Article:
A bipartisan group of Senators (three Democrats and three Republicans) are urging Senate leaders to act quickly to avoid sequestration and the “severe economic damage” it would cause.  They are committed, they say, to developing a bipartisan deficit reduction plan to avoid sequestration. 

In a letter to Senate Majority Leader Sen. Harry Reid (D-NV) and Sen. Mitch McConnell (R-KY) the senators warn it is “imperative to enact a bipartisan deficit reduction package to avoid the severe economic damage that would result from the implementation of sequestration.”  They cite an Aerospace Industries Association report that predicts the loss of one million defense and one million nondefense jobs in 2013 alone. 

Senate Armed Services Committee (SASC) chair Sen. Carl Levin (D-MI) and Ranking Republican Sen. John McCain (R-AZ) were joined by Sen. Jeanne Shaheen (D-NH), Sen. Lindsey Graham (R-SC), Sen. Sheldon Whitehouse (D-RI), and Sen. Kelly Ayotte (R-NH) in signing the letter.  All but Sen. Whitehouse are members of the SASC.

The Senators warn that sequestration (set to go into effect on January 3, 2013 unless Congress acts) combined with an expiration of the Bush tax cuts could result in a recession and over 9 percent unemployment, according to the Congressional Budget Office.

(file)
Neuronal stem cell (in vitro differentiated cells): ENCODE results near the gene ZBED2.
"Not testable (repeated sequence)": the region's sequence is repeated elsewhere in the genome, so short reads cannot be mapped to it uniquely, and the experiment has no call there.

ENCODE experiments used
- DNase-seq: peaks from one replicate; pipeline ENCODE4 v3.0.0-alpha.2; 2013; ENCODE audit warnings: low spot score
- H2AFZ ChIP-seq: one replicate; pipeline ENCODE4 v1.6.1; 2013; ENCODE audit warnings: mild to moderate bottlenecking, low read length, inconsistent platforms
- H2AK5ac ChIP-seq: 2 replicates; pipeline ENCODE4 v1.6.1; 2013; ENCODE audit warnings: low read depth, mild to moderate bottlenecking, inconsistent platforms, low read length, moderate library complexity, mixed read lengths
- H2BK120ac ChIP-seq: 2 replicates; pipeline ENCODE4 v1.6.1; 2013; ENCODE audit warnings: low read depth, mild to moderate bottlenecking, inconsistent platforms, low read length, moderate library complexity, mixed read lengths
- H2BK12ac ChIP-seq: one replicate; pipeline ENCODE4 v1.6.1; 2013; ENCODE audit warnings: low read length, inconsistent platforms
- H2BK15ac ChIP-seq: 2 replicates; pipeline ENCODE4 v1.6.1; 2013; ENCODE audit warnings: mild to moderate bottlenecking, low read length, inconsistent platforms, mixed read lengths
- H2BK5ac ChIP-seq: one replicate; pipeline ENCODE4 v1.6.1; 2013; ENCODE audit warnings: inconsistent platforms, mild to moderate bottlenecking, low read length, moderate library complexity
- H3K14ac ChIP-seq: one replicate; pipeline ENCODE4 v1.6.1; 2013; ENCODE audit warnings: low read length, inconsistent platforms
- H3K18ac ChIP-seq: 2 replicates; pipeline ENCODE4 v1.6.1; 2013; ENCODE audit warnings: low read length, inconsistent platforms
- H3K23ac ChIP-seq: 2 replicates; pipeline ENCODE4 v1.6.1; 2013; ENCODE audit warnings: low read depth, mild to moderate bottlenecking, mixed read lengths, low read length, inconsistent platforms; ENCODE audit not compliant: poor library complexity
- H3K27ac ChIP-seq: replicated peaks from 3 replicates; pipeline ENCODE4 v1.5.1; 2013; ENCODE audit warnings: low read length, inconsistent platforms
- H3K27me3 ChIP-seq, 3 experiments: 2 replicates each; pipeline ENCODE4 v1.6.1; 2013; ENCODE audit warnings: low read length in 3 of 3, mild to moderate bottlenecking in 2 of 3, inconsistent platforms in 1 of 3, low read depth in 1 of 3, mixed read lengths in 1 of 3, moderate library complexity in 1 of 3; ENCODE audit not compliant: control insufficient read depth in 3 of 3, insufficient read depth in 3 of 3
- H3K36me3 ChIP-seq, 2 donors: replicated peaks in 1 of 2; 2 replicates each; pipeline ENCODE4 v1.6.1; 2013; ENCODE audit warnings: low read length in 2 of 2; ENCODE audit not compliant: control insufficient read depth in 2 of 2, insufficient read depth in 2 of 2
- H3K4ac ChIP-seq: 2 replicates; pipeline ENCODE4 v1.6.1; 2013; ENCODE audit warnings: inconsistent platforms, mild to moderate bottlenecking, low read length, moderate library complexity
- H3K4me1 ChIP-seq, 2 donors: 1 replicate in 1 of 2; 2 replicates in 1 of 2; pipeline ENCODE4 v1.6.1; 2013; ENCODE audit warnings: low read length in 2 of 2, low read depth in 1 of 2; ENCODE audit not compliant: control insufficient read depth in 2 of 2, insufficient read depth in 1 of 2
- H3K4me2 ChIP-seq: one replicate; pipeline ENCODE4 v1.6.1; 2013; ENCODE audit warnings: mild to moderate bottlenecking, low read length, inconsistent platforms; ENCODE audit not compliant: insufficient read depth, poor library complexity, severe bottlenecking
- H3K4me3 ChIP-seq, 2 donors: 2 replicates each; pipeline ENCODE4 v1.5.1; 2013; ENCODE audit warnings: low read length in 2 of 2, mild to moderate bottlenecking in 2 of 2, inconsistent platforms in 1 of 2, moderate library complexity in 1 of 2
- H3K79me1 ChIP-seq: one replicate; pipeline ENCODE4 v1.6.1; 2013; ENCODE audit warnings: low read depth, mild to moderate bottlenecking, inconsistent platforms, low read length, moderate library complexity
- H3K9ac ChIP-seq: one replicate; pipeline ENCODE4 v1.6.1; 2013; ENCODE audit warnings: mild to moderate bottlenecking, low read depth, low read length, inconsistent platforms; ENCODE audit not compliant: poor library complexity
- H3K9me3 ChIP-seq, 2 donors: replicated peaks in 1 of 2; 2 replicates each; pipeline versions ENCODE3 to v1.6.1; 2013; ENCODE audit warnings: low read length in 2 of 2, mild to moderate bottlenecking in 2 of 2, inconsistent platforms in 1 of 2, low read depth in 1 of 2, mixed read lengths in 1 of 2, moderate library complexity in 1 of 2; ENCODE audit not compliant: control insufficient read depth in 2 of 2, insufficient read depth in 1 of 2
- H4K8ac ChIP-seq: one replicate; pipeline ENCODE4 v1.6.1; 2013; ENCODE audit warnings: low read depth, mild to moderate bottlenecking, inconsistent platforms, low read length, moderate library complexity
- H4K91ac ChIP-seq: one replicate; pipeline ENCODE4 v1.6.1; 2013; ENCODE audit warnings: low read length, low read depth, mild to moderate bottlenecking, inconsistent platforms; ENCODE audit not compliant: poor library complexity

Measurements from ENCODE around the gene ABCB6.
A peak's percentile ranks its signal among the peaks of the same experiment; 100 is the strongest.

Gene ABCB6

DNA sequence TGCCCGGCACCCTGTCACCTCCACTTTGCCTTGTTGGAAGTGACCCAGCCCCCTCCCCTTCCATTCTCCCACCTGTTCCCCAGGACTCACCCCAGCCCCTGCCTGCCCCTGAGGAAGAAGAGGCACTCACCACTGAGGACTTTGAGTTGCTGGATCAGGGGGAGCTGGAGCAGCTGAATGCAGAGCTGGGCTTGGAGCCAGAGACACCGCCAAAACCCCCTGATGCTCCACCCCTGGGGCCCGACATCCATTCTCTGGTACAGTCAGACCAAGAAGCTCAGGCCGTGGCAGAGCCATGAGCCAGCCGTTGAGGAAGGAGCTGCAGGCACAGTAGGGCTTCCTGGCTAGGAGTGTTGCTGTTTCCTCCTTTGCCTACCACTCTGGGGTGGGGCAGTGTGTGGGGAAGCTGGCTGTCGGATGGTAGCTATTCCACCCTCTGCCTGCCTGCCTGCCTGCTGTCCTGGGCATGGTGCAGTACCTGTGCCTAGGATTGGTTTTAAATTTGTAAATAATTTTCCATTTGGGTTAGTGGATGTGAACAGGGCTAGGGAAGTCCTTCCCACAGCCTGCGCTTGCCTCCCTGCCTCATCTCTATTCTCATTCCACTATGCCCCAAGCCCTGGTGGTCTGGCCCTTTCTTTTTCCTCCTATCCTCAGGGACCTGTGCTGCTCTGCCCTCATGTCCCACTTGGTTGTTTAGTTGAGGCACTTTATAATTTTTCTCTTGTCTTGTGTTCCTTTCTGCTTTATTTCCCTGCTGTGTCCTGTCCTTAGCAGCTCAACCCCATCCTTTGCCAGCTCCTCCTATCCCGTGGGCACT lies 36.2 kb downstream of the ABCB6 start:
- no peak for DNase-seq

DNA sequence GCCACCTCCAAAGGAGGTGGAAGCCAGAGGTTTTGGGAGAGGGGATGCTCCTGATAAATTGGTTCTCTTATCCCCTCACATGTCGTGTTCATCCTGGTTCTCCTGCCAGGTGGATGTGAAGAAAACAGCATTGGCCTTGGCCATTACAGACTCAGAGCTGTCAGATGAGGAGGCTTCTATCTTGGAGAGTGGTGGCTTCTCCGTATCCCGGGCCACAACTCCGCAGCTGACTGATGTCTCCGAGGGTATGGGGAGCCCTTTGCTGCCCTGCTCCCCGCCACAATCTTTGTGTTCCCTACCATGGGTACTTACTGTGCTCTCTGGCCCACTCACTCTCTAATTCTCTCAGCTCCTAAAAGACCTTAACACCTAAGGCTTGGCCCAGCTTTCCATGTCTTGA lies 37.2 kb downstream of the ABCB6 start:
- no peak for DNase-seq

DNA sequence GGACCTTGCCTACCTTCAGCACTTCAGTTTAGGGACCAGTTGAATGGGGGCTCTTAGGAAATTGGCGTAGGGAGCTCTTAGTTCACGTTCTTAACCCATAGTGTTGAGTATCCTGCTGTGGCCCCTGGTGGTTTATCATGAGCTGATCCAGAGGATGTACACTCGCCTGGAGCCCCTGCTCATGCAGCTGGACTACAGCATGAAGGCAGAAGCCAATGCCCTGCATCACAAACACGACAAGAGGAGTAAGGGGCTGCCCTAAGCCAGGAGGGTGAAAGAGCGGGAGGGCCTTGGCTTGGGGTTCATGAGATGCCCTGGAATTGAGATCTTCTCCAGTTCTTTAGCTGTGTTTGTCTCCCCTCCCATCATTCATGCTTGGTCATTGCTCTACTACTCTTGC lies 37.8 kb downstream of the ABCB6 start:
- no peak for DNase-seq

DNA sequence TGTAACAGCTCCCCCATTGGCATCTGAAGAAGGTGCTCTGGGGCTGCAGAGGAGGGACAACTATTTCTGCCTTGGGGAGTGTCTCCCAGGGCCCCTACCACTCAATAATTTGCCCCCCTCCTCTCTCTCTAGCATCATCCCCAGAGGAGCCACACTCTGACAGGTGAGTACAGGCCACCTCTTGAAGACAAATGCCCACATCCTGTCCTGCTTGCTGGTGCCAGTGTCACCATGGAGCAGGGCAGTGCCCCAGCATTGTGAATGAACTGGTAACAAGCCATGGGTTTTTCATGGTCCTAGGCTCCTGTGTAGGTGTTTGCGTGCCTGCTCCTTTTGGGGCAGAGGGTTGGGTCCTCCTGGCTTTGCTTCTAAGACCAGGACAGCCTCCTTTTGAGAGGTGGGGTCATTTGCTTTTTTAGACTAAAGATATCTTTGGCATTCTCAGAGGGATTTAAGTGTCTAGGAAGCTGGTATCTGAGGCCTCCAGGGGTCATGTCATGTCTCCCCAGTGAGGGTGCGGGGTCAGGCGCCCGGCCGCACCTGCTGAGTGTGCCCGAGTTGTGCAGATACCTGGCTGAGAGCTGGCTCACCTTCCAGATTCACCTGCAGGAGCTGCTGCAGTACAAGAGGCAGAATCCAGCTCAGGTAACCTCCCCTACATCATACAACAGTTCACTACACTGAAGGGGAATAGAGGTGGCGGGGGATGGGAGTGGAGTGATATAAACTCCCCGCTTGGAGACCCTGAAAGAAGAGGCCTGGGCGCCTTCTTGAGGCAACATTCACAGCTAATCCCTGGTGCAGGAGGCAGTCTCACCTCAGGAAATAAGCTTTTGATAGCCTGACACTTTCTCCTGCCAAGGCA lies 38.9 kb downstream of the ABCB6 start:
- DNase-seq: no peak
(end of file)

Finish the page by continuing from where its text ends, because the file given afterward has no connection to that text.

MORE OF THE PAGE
They cite Defense Secretary Leon Panetta’s statement that sequestration “would inflict severe damage to our national defense for generations.” The almost $500 billion cut to defense over nine years would, according to DoD, result in the “smallest ground force since 1940, smallest number of ships since 1915, and the smallest air force in its history.”

But, they argue, the negative impact of sequestration would not only be experienced by defense.  The letter points to an OMB report maintaining that cuts to nondefense budgets would “undermine investments to vital economic growth, threaten the safety and security of the American people, and cause severe harm to programs that benefit the middle-class, seniors, and children.”

The Senators’ letter does not contain specific recommendations on what a deficit reduction plan to avoid sequestration would contain.  But, it does underscore how frustrated they and other Senators and Members of Congress are over the lack of progress on finding an alternative to sequestration.  They are convinced, they wrote, that Congress “cannot wait until January to begin to develop a short-term or long-term sequestration alternative.” 

Congress will return in mid-November for a lame duck session to deal not only with the impending sequestration, but also the Bush tax cuts set to expire on December 31, the potential 30 percent increase in Medicare doctor fees, and the farm bill.